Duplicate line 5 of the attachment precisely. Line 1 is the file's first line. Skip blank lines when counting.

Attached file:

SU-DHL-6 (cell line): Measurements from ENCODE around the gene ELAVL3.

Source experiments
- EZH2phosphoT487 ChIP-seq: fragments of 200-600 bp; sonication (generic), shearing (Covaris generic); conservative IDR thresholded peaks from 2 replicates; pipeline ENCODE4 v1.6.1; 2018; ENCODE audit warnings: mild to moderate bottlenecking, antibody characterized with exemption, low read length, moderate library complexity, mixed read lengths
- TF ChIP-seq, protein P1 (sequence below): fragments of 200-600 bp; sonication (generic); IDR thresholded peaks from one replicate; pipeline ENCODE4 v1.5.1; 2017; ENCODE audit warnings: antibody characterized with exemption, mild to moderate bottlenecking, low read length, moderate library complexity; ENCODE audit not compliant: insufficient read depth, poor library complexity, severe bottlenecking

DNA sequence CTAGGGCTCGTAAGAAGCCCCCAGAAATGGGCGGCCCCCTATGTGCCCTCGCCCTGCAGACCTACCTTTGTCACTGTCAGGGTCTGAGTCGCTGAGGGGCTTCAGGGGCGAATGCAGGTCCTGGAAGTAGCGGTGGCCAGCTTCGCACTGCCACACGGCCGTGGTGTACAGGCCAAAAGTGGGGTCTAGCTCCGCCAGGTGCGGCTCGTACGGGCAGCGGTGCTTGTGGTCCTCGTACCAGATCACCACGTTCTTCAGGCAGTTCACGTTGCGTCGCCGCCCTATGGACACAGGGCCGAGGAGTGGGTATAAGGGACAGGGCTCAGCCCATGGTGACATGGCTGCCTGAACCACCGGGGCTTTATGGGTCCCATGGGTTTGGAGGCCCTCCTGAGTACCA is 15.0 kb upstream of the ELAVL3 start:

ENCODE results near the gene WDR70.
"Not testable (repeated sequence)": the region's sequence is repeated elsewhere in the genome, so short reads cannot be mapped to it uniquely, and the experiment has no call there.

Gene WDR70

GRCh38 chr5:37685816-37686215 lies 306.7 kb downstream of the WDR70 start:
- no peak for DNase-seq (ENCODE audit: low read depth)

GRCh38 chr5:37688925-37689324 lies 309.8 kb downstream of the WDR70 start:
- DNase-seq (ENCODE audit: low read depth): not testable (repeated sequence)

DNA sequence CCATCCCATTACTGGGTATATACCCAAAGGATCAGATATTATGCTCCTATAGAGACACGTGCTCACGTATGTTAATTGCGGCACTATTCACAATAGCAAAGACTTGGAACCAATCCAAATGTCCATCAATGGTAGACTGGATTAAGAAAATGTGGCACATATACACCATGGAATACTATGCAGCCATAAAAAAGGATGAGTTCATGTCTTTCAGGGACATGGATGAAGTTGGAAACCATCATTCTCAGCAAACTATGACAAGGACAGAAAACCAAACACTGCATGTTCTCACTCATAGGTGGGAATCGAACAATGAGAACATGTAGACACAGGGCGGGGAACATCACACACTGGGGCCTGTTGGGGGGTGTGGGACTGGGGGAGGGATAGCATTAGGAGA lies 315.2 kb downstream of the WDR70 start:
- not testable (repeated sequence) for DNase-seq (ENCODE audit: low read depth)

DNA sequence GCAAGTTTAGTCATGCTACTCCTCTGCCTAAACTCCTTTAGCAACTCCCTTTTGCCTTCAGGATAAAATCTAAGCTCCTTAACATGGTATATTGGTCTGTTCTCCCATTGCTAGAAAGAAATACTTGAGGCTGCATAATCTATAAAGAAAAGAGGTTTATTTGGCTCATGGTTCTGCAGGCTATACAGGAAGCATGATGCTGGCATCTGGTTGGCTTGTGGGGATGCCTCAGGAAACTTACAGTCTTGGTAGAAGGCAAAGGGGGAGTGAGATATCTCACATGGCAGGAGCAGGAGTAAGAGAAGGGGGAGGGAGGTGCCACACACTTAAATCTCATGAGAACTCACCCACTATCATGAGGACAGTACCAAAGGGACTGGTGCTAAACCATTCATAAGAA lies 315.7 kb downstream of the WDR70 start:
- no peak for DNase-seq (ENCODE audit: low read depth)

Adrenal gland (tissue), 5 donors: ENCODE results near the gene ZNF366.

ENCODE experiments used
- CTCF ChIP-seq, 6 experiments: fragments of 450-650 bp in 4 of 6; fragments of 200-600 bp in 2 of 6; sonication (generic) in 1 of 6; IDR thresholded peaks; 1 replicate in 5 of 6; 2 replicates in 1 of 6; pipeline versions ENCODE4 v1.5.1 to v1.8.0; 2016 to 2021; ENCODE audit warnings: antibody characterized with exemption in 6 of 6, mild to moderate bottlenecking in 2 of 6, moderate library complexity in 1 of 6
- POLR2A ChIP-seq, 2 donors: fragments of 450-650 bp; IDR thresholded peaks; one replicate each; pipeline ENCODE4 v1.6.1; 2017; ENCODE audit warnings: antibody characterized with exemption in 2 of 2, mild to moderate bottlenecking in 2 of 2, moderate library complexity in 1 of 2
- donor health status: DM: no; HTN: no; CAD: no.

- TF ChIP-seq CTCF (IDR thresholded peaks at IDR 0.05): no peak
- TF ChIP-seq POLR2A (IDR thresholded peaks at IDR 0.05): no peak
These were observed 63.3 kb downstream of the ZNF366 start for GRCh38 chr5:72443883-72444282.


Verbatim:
DNA sequence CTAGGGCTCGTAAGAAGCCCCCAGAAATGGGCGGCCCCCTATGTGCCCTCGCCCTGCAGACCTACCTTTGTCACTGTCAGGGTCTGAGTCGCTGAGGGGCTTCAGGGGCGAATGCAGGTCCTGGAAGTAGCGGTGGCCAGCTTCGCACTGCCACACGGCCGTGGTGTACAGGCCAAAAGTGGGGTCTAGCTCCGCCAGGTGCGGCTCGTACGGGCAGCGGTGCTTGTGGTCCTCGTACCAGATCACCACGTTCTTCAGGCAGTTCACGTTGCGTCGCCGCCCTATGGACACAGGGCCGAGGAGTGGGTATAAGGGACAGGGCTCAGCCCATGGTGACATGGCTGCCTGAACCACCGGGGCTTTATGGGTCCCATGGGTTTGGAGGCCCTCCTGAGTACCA is 15.0 kb upstream of the ELAVL3 start: